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I can't add much to the origins of the artifacts but can tell you a little about the man himself.

A friend (87) had singing lessons (for soprano)from him during the period just before the WW2 to just before the war ended, although could have been after as well but her memory is hazy on this. He was one of the resident singing teachers at Wilson Pecks, along with Ida Bloor and Eva Rich (not sure of the spelling), although most of the lessons took place at his home in Meersbrook. She says he had a magnificent Bass-baritone voice and at her request would occasionally sing for her "The Flea" and songs by Paul Robeson (Old Man River etc), in fact she said Mr Jepson's voice did sound like a cross between the latter and the lighter tone of Lawrence Tibbett.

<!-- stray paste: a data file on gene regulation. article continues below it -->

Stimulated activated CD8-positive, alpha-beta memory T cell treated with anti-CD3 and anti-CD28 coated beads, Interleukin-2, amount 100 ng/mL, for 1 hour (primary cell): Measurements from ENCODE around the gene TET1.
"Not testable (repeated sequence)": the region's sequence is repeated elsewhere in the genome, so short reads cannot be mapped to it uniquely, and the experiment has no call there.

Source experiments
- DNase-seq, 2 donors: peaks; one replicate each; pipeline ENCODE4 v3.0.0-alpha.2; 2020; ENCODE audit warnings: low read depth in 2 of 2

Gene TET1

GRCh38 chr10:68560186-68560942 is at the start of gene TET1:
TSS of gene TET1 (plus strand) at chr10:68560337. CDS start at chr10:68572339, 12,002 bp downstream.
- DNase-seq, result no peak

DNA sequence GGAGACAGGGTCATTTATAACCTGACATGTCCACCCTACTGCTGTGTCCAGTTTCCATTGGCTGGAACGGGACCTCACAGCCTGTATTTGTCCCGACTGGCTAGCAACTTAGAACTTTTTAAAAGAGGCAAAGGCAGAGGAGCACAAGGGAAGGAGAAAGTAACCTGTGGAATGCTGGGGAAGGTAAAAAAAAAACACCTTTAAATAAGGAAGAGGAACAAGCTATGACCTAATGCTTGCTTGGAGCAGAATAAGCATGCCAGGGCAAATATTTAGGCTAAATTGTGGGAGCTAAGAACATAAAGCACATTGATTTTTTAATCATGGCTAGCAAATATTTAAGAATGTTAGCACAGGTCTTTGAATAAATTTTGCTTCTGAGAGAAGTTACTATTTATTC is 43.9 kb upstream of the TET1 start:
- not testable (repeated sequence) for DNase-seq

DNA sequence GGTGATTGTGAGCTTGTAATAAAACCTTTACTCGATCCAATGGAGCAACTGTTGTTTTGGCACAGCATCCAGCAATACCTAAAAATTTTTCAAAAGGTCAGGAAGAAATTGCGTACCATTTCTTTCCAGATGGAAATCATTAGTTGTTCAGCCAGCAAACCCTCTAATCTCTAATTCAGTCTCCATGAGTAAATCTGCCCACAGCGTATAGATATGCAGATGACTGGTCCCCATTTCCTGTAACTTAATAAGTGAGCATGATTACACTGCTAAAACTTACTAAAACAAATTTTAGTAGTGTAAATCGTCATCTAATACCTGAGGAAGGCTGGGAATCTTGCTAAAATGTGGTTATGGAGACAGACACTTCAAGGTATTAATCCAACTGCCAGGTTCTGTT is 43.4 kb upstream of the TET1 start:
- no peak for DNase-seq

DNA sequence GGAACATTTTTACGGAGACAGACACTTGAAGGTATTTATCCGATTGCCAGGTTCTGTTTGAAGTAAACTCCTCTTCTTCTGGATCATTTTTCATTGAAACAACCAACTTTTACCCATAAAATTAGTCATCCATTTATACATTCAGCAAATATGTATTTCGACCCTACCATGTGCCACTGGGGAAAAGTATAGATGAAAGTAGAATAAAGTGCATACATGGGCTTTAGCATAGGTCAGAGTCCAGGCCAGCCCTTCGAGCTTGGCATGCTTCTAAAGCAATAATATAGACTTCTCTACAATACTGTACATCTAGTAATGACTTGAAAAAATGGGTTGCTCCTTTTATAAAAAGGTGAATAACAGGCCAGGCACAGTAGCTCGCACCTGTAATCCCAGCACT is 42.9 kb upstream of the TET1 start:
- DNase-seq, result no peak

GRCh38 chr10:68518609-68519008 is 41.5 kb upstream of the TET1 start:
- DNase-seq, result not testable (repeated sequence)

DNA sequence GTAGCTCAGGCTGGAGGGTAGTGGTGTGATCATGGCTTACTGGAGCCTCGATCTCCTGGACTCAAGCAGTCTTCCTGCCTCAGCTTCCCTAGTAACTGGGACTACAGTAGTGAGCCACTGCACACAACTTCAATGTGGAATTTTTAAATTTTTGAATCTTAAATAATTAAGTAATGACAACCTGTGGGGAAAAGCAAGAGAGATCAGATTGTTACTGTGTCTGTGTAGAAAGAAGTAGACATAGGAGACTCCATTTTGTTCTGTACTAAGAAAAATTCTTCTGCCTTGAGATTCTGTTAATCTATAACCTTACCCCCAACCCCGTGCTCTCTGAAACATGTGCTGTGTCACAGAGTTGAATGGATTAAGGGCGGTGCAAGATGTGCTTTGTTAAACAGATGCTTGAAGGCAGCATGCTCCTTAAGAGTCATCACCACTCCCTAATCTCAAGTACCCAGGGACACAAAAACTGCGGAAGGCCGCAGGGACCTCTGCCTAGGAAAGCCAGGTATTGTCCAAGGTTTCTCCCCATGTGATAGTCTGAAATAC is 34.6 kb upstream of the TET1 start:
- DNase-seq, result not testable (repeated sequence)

She says he did not appear to have or mention any family, although she probably refrained to enquire such personal details at that time.

She also says that he had display cabinets in the rooms but has no recollection of what might have been in them.

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Thanks for that, we may get there yet. I am wondering if the answer is in Canada.

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Perhaps it was to do with his Scouting connections, There was for instance a World Jamboree in Canada in 1955. Perhaps it was given to him as a presentation there.